Posted by Tim Stobbs on April 8, 2016
I feel like I should almost be walking around my office with a sign on my back that says “The End is Near,” so I can stop talking around the issue of how much longer I plan on working. While I don’t plan to formally commit to a given date I am thinking of something in the range of late 2017 to spring 2018 which of course even talking about to people gets them a bit nervous. It’s like they suddenly all realize that when I talked about taking an early retirement for the last decade I was actually serious about doing it.
I don’t provide an exact date because it depends on several variables like how much renovation work we do before I quit on the house or do we do that afterwards, how the stock and bond market does in the next few years and what other opportunities come up in the mean time. So for now I’m keeping things vague and plan to give more formal notice when I get closer.
What has been interesting as I start to close in on my last two years or so of my engineering career if that fact I’m actually already starting to shift gears in my head to my post full time day job life. I’ve signed up for a online writing class and I’m working on a series of novels right now. Then I have to get back to editing the novel I finished last year and wondering when I should start putting out the submission letters to publishers. I’m also thinking about when I should start up a new writing blog and when I should finally shut down this one. I do want to provide some post-retirement updates to those that are wondering how it all turns out but at the same time I can’t see keeping this blog going indefinitely. Then I’m also working on plans on how exactly to pull the money out which accounts and when. Then also deciding what exactly I’m going to tell people at parties when they ask what I do for a living: do you go with ‘private wealth management’ or ‘writer’?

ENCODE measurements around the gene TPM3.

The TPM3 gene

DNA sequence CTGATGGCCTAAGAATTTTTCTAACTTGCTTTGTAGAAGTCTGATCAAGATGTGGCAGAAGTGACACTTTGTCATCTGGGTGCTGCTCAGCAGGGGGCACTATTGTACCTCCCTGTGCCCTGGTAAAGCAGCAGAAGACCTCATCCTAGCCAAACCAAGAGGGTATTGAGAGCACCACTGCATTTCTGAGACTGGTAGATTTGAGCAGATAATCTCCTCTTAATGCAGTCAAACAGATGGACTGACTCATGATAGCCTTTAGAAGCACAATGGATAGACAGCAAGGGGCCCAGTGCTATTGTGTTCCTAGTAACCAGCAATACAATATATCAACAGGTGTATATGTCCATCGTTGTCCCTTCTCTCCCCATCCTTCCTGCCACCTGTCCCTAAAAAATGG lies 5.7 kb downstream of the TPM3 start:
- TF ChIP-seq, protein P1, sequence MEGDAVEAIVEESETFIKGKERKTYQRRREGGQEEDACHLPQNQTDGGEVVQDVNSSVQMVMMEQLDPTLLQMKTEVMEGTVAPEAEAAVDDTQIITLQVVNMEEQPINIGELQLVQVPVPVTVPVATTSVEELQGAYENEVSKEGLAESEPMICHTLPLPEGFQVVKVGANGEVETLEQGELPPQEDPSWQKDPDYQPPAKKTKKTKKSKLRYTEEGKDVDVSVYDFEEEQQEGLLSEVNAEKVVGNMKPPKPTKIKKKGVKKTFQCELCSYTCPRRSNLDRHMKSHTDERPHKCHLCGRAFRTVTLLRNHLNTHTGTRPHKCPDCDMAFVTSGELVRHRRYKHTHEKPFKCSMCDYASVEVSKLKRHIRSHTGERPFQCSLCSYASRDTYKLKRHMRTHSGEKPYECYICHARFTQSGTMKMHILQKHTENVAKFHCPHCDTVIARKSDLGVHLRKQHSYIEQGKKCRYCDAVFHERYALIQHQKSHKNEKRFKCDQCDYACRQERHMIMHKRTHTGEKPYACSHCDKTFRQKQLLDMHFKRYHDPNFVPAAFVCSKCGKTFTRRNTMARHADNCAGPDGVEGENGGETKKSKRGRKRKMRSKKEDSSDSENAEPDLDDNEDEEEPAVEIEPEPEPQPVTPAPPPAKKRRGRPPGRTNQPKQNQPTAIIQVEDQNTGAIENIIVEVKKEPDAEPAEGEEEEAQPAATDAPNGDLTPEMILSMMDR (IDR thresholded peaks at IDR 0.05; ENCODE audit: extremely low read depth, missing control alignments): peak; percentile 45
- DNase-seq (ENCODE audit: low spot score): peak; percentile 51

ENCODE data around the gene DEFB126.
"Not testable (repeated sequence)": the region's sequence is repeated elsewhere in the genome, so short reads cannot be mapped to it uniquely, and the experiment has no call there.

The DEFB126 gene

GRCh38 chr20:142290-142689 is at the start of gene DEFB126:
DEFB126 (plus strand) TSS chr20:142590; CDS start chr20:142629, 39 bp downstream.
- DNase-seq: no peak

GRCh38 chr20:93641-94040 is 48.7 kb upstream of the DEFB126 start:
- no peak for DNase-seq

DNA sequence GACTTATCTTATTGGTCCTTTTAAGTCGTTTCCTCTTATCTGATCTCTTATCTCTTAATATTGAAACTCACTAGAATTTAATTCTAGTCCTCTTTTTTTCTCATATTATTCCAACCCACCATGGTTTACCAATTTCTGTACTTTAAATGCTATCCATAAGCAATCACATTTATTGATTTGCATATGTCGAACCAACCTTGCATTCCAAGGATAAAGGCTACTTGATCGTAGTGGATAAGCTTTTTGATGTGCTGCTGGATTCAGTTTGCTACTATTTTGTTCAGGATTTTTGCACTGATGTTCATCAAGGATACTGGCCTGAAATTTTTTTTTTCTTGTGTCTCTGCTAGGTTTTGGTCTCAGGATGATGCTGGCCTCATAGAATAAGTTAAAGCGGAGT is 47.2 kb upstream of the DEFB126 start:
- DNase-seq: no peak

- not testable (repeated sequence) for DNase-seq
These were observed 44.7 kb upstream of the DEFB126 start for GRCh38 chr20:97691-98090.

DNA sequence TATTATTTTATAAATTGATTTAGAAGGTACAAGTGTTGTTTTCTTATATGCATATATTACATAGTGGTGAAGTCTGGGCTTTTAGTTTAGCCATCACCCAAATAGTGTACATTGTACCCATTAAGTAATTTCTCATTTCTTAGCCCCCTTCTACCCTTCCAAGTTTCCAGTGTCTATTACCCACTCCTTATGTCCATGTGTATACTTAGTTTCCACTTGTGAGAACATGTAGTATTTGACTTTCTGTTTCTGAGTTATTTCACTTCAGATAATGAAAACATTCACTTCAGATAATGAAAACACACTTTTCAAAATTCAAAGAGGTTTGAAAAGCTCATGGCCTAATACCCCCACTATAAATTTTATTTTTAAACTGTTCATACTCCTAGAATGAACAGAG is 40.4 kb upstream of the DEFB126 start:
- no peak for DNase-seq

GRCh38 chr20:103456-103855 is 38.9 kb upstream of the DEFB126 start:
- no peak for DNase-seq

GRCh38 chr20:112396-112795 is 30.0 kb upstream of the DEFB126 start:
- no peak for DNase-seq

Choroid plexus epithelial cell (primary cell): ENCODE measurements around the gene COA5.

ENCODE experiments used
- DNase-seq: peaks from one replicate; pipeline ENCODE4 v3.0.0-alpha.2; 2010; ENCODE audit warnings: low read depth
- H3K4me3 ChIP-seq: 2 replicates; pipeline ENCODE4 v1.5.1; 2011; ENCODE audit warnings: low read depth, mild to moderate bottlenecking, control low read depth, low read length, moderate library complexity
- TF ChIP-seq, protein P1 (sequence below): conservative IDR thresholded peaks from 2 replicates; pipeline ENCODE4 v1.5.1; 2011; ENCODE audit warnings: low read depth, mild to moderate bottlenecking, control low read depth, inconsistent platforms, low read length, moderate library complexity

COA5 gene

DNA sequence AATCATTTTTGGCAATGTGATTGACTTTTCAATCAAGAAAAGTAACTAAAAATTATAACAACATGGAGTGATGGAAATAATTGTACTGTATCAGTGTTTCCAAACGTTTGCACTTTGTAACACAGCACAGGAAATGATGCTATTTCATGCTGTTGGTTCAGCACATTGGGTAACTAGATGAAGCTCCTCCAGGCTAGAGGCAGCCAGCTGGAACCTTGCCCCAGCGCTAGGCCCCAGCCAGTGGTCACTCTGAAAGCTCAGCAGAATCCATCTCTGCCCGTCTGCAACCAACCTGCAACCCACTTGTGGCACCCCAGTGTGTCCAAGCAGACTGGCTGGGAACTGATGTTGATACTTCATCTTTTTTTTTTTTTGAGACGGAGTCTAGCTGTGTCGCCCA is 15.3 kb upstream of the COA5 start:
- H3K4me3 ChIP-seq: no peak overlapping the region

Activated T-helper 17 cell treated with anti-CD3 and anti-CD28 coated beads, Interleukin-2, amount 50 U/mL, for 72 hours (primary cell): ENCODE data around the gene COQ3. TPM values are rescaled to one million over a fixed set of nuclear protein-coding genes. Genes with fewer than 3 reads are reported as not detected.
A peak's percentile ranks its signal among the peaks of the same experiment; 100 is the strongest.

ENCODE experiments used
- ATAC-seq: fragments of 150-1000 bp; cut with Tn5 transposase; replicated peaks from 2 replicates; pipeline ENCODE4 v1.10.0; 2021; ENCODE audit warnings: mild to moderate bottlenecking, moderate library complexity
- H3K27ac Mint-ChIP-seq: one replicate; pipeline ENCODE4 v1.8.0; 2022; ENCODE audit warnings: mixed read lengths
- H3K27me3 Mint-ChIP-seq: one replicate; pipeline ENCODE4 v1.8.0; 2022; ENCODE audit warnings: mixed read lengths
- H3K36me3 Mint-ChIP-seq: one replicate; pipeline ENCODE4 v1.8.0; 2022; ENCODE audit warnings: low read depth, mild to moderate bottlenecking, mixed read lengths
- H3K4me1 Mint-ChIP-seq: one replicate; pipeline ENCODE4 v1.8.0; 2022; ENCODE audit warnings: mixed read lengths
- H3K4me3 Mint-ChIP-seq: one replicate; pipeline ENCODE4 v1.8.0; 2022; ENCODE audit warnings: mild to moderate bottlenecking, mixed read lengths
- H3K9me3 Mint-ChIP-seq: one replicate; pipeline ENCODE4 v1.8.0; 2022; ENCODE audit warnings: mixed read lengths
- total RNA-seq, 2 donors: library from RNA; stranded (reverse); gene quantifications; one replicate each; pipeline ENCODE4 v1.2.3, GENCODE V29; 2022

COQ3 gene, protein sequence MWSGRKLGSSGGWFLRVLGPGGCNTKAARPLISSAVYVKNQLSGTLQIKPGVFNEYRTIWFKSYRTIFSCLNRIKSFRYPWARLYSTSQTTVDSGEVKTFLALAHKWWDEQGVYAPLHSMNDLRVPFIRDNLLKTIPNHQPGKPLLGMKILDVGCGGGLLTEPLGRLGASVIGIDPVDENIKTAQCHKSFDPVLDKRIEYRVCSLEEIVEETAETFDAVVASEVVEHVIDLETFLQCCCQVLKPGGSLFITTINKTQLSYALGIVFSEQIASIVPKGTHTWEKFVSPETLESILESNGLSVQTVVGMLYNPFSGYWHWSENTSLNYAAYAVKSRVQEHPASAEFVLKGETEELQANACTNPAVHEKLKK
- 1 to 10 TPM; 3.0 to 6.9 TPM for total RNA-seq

Yet oddly enough the one pain point I realized during this last stroll was: I will no longer be an engineer at some point. I will likely cease membership in my professional association after a few years post work and no longer even bother wearing that iron ring and the thought of this actually scared me. Why? Because that title as been a particular part of my identity for twenty years now. I’m so used to thinking of myself as an engineer and introducing myself this way that breaking that habit will be particularly painful for me to do. After all saying it was an excellent short hand for how to describe me to others, so I could say “I’m an engineer” which would translate to: smart guy, good with numbers, geeky, and may have issues with social situations.
On the other hand, dropping that title from my identity will provide an opportunity to define myself without the usual baggage. This of course is rather good since I in fact do well in most social situations and aren’t so geeky that I can’t talk to regular people. In fact, one of my highlights to employers has been you get the geeky engineer who can actually explain stuff to the non-technical crowd. So when I free from that title I can be just who I am rather than my old stereotype.